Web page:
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Published: September 26, 2013

 
 

How to Sidestep the Excellence Trap

Rita Gunther McGrath, author of The End of Competitive Advantage: How to Keep Your Strategy Moving as Fast as Your Business, introduces a passage about when—and when not—to demand excellence from Tipping Sacred Cows: Kick the Bad Work Habits That Masquerade as Virtues, by Jake Breeden.

“Don’t bring me any surprises. Don’t bring me a problem without a solution.” Do these phrases sound familiar? They are manifestations of a managerial mind-set that Jake Breeden rightly calls out in his new book, Tipping Sacred Cows, as an unhealthy obsession with excellence. The demand that employees get everything right is deadly for innovation, experimentation, and discovery. When excellence is defined as living in a world of no surprises, you aren’t going to get any…until it’s too late.

For innovation to thrive, you need a little messiness, a tolerance for intelligent failures, and a willingness to engage in trial-and-error learning. As the Lean Startup movement is proving, you’ll discover more from launching a “minimum viable product” than you will from conducting seemingly endless prelaunch analyses. When it comes to communicating your ideas, you’ll make a bigger splash with a quick, colorful story, replete with mistakes, than a thick deck of perfectly formatted PowerPoint slides. And when it comes to keeping people energized and engaged, you’ll get much better results by focusing their creativity on a few key things than by cajoling them to be excellent at thousands of small ones. Breeden’s advice for making a conscious decision about where excellence matters and where it doesn’t is extraordinarily pertinent.

Rita Gunther McGrath


An excerpt from chapter 5 of Tipping Sacred Cows:
Kick the Bad Work Habits That Masquerade as Virtues



Ella ran a team responsible for marketing a drug for a large pharmaceutical company. Ella held herself and her team to the same high standards. She choreographed product launch events with the same relentless attention to detail that had driven her academic success. After earning a PhD in biology from Stanford and an MBA at Harvard, Ella had a long track record of striving for high standards. So Ella was shocked when her boss took her aside to tell her she was in danger of receiving a poor annual review. For the first few seconds of the conversation, all she could hear was the sound of her own heartbeat thumping in her chest. She replayed all of the sacrifices she had made for her job, and she was outraged. What else did he want from her?

“Ella, I think you thrive on intensity,” her boss said. “But things aren’t just intense on your team. They’re tense.”

As her pulse finally slowed, Ella realized that the one professional value she treasured most—excellence—had backfired. In school and in the early part of her career, Ella’s obsession with producing the best work had always paid off. But something was broken now. Armed with this insight, Ella applied her well-developed “excellence muscle” to the new task of creating a more supportive culture and making it safer for her team to ask for help. She started to listen more to her team and less to the relentless voice inside her head demanding that every action be perfect. Ella didn’t need to lower her standards—she needed to raise her game.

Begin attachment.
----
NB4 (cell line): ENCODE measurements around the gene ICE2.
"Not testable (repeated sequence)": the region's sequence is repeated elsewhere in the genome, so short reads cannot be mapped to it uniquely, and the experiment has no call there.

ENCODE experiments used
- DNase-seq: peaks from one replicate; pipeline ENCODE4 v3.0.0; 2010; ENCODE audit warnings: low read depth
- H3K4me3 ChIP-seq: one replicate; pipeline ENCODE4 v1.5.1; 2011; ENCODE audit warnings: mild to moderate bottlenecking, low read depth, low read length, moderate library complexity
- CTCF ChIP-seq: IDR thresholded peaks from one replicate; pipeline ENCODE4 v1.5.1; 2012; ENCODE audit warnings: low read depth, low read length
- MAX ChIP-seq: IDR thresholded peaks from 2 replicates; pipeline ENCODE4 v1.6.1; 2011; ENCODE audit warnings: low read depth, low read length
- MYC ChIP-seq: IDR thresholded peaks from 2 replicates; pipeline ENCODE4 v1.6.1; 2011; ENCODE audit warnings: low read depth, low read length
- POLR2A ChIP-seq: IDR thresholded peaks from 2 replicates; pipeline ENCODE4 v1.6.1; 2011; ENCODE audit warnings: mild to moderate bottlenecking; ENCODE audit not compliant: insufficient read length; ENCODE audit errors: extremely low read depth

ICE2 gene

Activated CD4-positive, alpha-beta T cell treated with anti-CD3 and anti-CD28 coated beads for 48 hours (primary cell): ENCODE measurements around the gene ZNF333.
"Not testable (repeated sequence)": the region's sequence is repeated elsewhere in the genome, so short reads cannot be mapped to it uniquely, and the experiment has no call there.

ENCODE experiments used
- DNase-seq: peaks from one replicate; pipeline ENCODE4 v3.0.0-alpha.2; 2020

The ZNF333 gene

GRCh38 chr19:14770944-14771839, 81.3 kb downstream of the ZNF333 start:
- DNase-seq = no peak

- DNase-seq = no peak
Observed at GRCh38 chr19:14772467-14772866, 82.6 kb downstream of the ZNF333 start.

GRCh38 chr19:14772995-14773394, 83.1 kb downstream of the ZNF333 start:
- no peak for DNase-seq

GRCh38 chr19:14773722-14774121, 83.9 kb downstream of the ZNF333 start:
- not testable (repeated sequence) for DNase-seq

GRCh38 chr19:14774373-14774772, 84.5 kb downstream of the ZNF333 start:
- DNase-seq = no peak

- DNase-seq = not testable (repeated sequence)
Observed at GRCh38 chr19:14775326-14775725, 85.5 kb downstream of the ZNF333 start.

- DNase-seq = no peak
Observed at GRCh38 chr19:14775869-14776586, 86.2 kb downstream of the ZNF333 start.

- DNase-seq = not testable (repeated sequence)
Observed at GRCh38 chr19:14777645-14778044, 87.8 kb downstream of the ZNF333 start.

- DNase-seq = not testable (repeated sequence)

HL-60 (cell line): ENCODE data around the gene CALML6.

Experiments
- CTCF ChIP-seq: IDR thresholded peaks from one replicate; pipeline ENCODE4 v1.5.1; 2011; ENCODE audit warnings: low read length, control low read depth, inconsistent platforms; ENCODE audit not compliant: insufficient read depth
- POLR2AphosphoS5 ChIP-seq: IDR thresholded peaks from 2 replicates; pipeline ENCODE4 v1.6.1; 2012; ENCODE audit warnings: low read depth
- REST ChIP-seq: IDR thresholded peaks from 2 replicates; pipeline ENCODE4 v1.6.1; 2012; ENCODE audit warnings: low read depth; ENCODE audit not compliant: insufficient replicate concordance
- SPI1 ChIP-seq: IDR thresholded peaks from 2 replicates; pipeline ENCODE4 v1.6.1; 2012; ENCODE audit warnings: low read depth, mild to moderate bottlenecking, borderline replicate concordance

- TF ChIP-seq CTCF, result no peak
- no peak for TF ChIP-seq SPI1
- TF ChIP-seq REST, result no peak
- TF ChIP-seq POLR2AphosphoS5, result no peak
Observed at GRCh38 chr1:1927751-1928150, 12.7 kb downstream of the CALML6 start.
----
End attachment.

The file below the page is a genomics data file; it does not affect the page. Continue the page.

“Excellence not only kills ideas, it kills energy.” –Jake Breeden, Tipping Sacred Cows

High achievers like Ella sometimes obsess over excellence to the point of missing the bigger picture. Smart leaders understand that a maniacal focus on excellence can lead to blind obsession that lowers productivity and derails careers. But Ella was lucky enough to have a leader who helped her see her blind spot, and she was smart enough to learn to keep her high standards but broaden her perspective.

If you ever need to kill someone’s point in an argument, just whip out the mighty sword of excellence. It’s the strongest weapon leaders have to win debates. “We need to protect our brand” is a nice way to frame it. Or if that doesn’t work, blame someone else: “Our customers deserve better than this.” Or invoke a higher power: “The CEO of this company won’t accept lowering our standards, and neither will I.” And if you need to buttress your argument with a pithy quote from a great leader, you have many to choose from. If you want to quote an American sports hero, use Vince Lombardi: “I will demand a commitment to excellence and to victory, and that is what life is all about.” If you prefer a military hero, choose Colin Powell: “If you are going to achieve excellence in big things, you develop the habit in little matters. Excellence is not an exception, it is a prevailing attitude.”

 
 
 
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The Reviewer

  1. Rita Gunther McGrath is a professor at Columbia Business School and dean of the fellows of the Strategic Management Society. She is the author of four books, including The End of Competitive Advantage: How to Keep Your Strategy Moving as Fast as Your Business  (Harvard Business Review Press, 2013) and Discovery-Driven Growth: A Breakthrough Process to Reduce Risk and Seize Opportunity  (with Ian C. MacMillan, Harvard Business Press, 2009).

This Book

  1. Tipping Sacred Cows: Kick the Bad Work Habits That Masquerade as Virtues (Jossey-Bass, 2013), by Jake Breeden

    Jake Breeden is a faculty member of Duke Corporate Education who has taught leaders from companies including Microsoft, Cisco, Google, and IBM. Tipping Sacred Cows is his first book.

 
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